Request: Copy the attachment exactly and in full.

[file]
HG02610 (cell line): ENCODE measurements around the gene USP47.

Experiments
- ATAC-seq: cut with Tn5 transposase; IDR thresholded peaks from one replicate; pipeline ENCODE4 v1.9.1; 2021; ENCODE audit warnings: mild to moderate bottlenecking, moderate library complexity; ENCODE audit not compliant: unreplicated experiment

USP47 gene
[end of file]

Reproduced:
HG02610 (cell line): ENCODE measurements around the gene USP47.

Experiments
- ATAC-seq: cut with Tn5 transposase; IDR thresholded peaks from one replicate; pipeline ENCODE4 v1.9.1; 2021; ENCODE audit warnings: mild to moderate bottlenecking, moderate library complexity; ENCODE audit not compliant: unreplicated experiment

USP47 gene